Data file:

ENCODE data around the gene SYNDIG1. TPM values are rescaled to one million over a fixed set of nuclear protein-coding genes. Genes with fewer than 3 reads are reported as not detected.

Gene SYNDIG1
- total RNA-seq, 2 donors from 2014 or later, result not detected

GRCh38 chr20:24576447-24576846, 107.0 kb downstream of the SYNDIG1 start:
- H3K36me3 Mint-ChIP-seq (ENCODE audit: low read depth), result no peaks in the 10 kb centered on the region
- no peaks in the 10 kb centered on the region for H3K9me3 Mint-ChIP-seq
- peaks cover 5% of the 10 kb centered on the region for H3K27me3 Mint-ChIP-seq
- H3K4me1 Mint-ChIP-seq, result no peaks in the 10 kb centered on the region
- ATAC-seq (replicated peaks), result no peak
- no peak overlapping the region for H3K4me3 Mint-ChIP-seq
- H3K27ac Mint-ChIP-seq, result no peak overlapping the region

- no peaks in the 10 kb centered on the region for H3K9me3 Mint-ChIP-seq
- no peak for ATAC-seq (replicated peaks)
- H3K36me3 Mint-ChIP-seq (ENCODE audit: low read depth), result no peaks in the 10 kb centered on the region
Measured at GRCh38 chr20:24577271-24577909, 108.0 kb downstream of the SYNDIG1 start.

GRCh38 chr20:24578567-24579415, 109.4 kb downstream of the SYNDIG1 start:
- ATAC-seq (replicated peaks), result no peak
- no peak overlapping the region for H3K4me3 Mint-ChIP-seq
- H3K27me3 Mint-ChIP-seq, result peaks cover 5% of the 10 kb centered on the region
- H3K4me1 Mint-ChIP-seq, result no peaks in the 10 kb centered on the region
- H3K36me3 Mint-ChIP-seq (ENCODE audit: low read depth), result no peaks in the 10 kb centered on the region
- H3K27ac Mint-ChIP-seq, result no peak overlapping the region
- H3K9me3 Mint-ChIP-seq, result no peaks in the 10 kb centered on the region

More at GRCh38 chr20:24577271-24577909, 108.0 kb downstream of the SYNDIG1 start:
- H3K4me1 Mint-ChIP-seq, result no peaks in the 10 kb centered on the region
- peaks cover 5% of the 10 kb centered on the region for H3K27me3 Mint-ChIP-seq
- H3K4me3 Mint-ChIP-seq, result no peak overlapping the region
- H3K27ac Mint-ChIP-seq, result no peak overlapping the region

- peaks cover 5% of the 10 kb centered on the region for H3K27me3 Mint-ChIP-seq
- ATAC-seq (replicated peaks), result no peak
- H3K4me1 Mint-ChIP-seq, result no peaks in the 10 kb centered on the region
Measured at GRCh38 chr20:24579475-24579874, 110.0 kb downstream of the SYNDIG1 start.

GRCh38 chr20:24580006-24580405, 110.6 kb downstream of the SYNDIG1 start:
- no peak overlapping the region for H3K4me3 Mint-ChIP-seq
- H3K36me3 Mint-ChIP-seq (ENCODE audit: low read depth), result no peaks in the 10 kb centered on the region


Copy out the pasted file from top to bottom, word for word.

ENCODE data around the gene SYNDIG1. TPM values are rescaled to one million over a fixed set of nuclear protein-coding genes. Genes with fewer than 3 reads are reported as not detected.

Gene SYNDIG1
- total RNA-seq, 2 donors from 2014 or later, result not detected

GRCh38 chr20:24576447-24576846, 107.0 kb downstream of the SYNDIG1 start:
- H3K36me3 Mint-ChIP-seq (ENCODE audit: low read depth), result no peaks in the 10 kb centered on the region
- no peaks in the 10 kb centered on the region for H3K9me3 Mint-ChIP-seq
- peaks cover 5% of the 10 kb centered on the region for H3K27me3 Mint-ChIP-seq
- H3K4me1 Mint-ChIP-seq, result no peaks in the 10 kb centered on the region
- ATAC-seq (replicated peaks), result no peak
- no peak overlapping the region for H3K4me3 Mint-ChIP-seq
- H3K27ac Mint-ChIP-seq, result no peak overlapping the region

- no peaks in the 10 kb centered on the region for H3K9me3 Mint-ChIP-seq
- no peak for ATAC-seq (replicated peaks)
- H3K36me3 Mint-ChIP-seq (ENCODE audit: low read depth), result no peaks in the 10 kb centered on the region
Measured at GRCh38 chr20:24577271-24577909, 108.0 kb downstream of the SYNDIG1 start.

GRCh38 chr20:24578567-24579415, 109.4 kb downstream of the SYNDIG1 start:
- ATAC-seq (replicated peaks), result no peak
- no peak overlapping the region for H3K4me3 Mint-ChIP-seq
- H3K27me3 Mint-ChIP-seq, result peaks cover 5% of the 10 kb centered on the region
- H3K4me1 Mint-ChIP-seq, result no peaks in the 10 kb centered on the region
- H3K36me3 Mint-ChIP-seq (ENCODE audit: low read depth), result no peaks in the 10 kb centered on the region
- H3K27ac Mint-ChIP-seq, result no peak overlapping the region
- H3K9me3 Mint-ChIP-seq, result no peaks in the 10 kb centered on the region

More at GRCh38 chr20:24577271-24577909, 108.0 kb downstream of the SYNDIG1 start:
- H3K4me1 Mint-ChIP-seq, result no peaks in the 10 kb centered on the region
- peaks cover 5% of the 10 kb centered on the region for H3K27me3 Mint-ChIP-seq
- H3K4me3 Mint-ChIP-seq, result no peak overlapping the region
- H3K27ac Mint-ChIP-seq, result no peak overlapping the region

- peaks cover 5% of the 10 kb centered on the region for H3K27me3 Mint-ChIP-seq
- ATAC-seq (replicated peaks), result no peak
- H3K4me1 Mint-ChIP-seq, result no peaks in the 10 kb centered on the region
Measured at GRCh38 chr20:24579475-24579874, 110.0 kb downstream of the SYNDIG1 start.

GRCh38 chr20:24580006-24580405, 110.6 kb downstream of the SYNDIG1 start:
- no peak overlapping the region for H3K4me3 Mint-ChIP-seq
- H3K36me3 Mint-ChIP-seq (ENCODE audit: low read depth), result no peaks in the 10 kb centered on the region